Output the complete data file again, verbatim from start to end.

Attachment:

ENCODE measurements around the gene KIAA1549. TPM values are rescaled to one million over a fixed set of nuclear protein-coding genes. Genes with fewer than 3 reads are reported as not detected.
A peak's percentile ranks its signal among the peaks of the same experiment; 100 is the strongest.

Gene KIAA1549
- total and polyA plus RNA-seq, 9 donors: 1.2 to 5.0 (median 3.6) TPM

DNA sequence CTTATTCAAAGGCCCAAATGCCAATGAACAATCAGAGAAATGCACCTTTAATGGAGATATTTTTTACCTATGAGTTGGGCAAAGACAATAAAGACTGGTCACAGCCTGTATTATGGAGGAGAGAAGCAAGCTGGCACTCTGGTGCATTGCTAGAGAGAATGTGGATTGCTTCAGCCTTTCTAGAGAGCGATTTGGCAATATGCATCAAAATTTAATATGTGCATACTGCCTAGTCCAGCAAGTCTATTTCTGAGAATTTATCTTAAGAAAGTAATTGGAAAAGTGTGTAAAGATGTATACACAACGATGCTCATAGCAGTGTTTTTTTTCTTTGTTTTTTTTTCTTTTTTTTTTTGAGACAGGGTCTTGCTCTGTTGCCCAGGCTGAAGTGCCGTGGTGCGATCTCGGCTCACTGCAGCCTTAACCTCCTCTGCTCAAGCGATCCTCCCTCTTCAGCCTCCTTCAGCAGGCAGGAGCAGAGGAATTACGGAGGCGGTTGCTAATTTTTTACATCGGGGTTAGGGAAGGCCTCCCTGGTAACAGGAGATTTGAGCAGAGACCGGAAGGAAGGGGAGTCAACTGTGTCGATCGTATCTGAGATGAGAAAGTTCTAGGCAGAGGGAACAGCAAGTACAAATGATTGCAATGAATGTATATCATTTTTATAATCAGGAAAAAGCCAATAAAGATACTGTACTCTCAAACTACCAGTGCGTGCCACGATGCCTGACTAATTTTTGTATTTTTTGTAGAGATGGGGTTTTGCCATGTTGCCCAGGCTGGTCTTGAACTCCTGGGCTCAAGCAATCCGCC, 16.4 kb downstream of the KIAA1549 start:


ENCODE measurements around the gene KIAA1549. TPM values are rescaled to one million over a fixed set of nuclear protein-coding genes. Genes with fewer than 3 reads are reported as not detected.
A peak's percentile ranks its signal among the peaks of the same experiment; 100 is the strongest.

Gene KIAA1549
- total and polyA plus RNA-seq, 9 donors: 1.2 to 5.0 (median 3.6) TPM

DNA sequence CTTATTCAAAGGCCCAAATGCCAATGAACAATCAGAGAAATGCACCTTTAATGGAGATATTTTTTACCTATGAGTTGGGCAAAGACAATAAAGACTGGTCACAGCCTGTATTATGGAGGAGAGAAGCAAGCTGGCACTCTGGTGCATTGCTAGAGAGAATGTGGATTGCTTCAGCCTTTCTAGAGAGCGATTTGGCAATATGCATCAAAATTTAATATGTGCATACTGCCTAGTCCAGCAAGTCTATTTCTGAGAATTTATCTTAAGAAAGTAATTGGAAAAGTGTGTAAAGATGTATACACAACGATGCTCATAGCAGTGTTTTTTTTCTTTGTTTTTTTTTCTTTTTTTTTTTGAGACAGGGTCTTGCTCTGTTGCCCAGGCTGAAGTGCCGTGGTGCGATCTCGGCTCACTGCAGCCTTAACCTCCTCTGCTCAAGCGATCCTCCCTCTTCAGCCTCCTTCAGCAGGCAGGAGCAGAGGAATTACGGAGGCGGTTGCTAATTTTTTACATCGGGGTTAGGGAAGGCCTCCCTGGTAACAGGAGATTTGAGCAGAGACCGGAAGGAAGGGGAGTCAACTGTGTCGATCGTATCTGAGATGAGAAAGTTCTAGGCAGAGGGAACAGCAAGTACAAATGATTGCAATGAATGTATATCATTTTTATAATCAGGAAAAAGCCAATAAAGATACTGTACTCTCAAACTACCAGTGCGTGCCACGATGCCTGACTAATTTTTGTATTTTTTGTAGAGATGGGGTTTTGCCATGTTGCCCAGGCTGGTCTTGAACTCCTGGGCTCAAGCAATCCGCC, 16.4 kb downstream of the KIAA1549 start: